The Good Problem
There are basically two situations we get into as self-employed people. Either we are completely overwhelmed because we don’t have enough clients, and therefore, don’t have enough money coming in, or, we are completely overwhelmed because we have so many clients, so many projects to get done and what would seem like not enough time.
Been on both sides of that fence? Yeah, me too. While the latter is obviously the ideal situation, it can be equally as stressful as the former. Having too much to do, and too many clients, especially when you’re self employed, is what my friend and former boss, Andrew Moizer, would classify as a “good problem”. But a good problem is still a problem, and even the best of problems can quickly turn into bad problems if they aren’t dealt with.
The thing about both of these problems – the one of not enough business, and the one of too much business – is that they have the same solutions. You see, both the good problem and the not-so-good problem create the same feelings of being overwhelmed. Therefore, it stands to reason that the path to stop these overwhelming feelings would be similar, right? Let’s explore some ways we can fight this, and reclaim our sense of calm and serenity in the midst of the chaos.
Always Baby Steps. I often equate self employment to climbing a big mountain. You start the journey, and you feel great. You are moving fast, and seeing the infinite potential and opportunities that lie ahead of you. Then, after a while of this, you realize you’re still climbing. You’re getting a bit tired. You’re running out of resources, and you still haven’t reached the first plateau. You slip, and slide back down the mountain, and have to start climbing all over again. Eventually, you get your feet under you, but not for long. Yes, you’re stronger now, but obstacles become more complex the higher you climb. You climb up a bit, slide down a bit, until eventually, you can see the summit.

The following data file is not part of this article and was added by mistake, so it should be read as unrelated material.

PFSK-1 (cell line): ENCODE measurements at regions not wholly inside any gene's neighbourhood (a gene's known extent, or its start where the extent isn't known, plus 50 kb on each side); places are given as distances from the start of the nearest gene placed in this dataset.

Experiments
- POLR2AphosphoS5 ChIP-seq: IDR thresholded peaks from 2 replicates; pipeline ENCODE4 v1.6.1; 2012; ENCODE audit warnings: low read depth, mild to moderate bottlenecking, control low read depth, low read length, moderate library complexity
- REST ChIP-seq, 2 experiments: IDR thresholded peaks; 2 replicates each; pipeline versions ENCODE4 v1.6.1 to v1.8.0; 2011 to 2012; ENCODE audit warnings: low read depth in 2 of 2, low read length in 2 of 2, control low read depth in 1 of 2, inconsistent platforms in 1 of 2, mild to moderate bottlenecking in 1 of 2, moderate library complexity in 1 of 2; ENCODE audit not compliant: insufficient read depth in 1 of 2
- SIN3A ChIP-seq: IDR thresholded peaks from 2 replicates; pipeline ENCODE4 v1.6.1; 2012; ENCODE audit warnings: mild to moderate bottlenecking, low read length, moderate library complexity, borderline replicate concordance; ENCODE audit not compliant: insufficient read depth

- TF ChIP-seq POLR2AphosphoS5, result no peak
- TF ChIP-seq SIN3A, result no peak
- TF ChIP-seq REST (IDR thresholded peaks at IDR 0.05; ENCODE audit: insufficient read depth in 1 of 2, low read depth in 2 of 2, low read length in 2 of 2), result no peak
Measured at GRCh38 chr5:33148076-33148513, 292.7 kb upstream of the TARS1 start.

The only way to get to the top of a mountain is one foot in front of the other. If you think that the moment you open the doors of your business, the money and clients are just going to fly in, well, I’m here to tell you you’re mistaken. (Don’t worry, we all made the same mistake.) It takes work, and sacrifice, and more work, and hustle, and courage, and not much sleep to start and run a company and make it successful. It also takes near infinite amounts of patience. Everest wasn’t conquered in a day, and every day you are working on your business you are on Mount Everest. And to get to the top, you have to do it like everyone else – baby steps, one foot in front of the other. Don’t overwhelm yourself by focusing everything you have on reaching the summit. Focus on the task at hand, then the next one, then the next one. Eventually, the top of the mountain will come into view.
How are you DOing? At the present time, I have somewhere in the neighbourhood of 20 projects on the go. I wrote them all down on my white board the other day, just to see what it looked like. At first, I thought it was going to send me into a panic. But when I saw it all laid out in front of me, it wasn’t so bad. In fact, I was kind of excited about it. There’s a lot of cool stuff going on!